All of which took place as hints of this disposition matrix–an effort to map out contingencies for alleged extremists in a range of different positions–were reported.
“We had a disposition problem,” said a former U.S. counterterrorism official involved in developing the matrix.
The database is meant to map out contingencies, creating an operational menu that spells out each agency’s role in case a suspect surfaces in an unexpected spot. “If he’s in Saudi Arabia, pick up with the Saudis,” the former official said. “If traveling overseas to al-Shabaab [in Somalia] we can pick him up by ship. If in Yemen, kill or have the Yemenis pick him up.”
In other words, the rendition of these three men–in addition to whatever else it was, and I think the case that it was a legitimate use of US law enforcement is thus far weak, though still preferable to a drone strike against the three–seems like a test drive of this disposition process.
Which is why I find it so interesting that two wired up commentators like Daniel Byman and Benjamin Wittes have rolled out what they represent to be the flow chart–they even call it the disposition matrix–the Obama Administration uses if it believes you’re a terrorist.
Because that flow chart is not just incomplete, but factually wrong on several points.
Take step 11, which asks whether a person overseas is an operational leader or not.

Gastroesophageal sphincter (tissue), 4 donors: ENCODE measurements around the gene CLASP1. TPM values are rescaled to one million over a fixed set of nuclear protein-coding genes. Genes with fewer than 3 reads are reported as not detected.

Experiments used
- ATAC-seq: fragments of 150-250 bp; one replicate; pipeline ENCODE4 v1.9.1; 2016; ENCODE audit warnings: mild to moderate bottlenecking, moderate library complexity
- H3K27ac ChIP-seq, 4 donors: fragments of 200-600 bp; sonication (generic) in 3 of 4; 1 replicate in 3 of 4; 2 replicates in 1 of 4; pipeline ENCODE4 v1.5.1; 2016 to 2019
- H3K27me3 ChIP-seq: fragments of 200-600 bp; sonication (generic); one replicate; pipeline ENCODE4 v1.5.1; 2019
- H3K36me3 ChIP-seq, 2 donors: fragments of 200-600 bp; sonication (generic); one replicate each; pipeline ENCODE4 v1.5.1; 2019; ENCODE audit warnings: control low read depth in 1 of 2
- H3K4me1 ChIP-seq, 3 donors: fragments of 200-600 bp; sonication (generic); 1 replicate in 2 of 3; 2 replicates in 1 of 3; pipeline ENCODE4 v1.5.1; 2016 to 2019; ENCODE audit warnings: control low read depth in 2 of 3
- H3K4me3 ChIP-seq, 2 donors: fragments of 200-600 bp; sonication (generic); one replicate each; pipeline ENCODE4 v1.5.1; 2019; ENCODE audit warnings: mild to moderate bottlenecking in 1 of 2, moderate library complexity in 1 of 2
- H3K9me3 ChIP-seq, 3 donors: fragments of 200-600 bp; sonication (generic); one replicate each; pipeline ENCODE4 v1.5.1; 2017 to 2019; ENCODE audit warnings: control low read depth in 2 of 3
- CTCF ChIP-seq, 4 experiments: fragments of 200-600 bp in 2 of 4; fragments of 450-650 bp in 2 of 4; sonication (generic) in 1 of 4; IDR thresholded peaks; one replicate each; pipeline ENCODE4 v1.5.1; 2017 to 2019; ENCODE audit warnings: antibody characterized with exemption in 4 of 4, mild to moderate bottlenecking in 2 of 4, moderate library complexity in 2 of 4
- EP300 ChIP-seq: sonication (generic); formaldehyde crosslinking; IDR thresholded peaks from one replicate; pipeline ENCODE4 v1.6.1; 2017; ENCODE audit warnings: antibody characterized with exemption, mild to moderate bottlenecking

Propagandists, to some degree, are also protected under U.S. law. Glorifying jihad and saying that Americans fighting in Iraq and Afghanistan, or even living ordinary lives stateside, deserve death, is not in itself a crime. So even Anwar al-Awlaki, who inspired Americans and Western Muslims in general to take up jihad, was not aggressively targeted until he was linked to attacks on U.S. airlines and aviation targets in the United Kingdom — thus going from “propagandist” to “operator.” Non-operational figures abroad — however dangerous — will tend to be tolerated to the extent they cannot be captured.
The claim that Awlaki was “not aggressively targeted until he was linked to attacks on U.S. airlines” is false. JSOC targeted him the day before the Intelligence Community first started tying him to operations.
But the case of these three men also illustrates the grey areas of this matrix. Presumably, their path would go:
1. Where is the suspect located? Abroad.
3. Is he coming [back to] the US? No. [As far as we know, none were ever in the US]
5. Can a reliable government arrest him? Yes.
6. Will the ally transfer him to the US? Yes.
2. Arrest, indict, prosecute.
As a threshold matter, what happened before this matrix–at least for Hashi–is that the suspect was returning to the UK when his “disposition” process started. As far back as April 2009, MI5 was blackmailing Hashi and his friends to turn informants.
Five Muslim community workers have accused MI5 of waging a campaign of blackmail and harassment in an attempt to recruit them as informants.
The men claim they were given a choice of working for the Security Service or face detention and harassment in the UK and overseas.